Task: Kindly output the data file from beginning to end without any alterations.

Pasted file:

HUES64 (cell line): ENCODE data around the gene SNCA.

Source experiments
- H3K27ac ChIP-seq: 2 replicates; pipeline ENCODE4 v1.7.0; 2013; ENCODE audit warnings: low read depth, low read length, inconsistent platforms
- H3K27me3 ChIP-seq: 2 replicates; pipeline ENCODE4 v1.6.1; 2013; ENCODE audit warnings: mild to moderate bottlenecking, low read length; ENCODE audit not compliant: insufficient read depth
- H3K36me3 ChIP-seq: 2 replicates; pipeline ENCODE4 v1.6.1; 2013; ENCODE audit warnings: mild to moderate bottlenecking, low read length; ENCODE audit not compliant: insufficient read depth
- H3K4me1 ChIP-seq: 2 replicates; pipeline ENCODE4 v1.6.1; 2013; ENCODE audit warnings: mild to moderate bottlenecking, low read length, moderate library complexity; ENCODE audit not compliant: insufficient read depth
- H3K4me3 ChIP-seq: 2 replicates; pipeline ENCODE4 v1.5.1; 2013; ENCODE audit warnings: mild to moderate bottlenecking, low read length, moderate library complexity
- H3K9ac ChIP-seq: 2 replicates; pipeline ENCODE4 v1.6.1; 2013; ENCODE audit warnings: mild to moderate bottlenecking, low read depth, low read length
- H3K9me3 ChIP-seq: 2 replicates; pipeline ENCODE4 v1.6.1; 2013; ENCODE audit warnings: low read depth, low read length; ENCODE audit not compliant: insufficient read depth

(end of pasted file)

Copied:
HUES64 (cell line): ENCODE data around the gene SNCA.

Source experiments
- H3K27ac ChIP-seq: 2 replicates; pipeline ENCODE4 v1.7.0; 2013; ENCODE audit warnings: low read depth, low read length, inconsistent platforms
- H3K27me3 ChIP-seq: 2 replicates; pipeline ENCODE4 v1.6.1; 2013; ENCODE audit warnings: mild to moderate bottlenecking, low read length; ENCODE audit not compliant: insufficient read depth
- H3K36me3 ChIP-seq: 2 replicates; pipeline ENCODE4 v1.6.1; 2013; ENCODE audit warnings: mild to moderate bottlenecking, low read length; ENCODE audit not compliant: insufficient read depth
- H3K4me1 ChIP-seq: 2 replicates; pipeline ENCODE4 v1.6.1; 2013; ENCODE audit warnings: mild to moderate bottlenecking, low read length, moderate library complexity; ENCODE audit not compliant: insufficient read depth
- H3K4me3 ChIP-seq: 2 replicates; pipeline ENCODE4 v1.5.1; 2013; ENCODE audit warnings: mild to moderate bottlenecking, low read length, moderate library complexity
- H3K9ac ChIP-seq: 2 replicates; pipeline ENCODE4 v1.6.1; 2013; ENCODE audit warnings: mild to moderate bottlenecking, low read depth, low read length
- H3K9me3 ChIP-seq: 2 replicates; pipeline ENCODE4 v1.6.1; 2013; ENCODE audit warnings: low read depth, low read length; ENCODE audit not compliant: insufficient read depth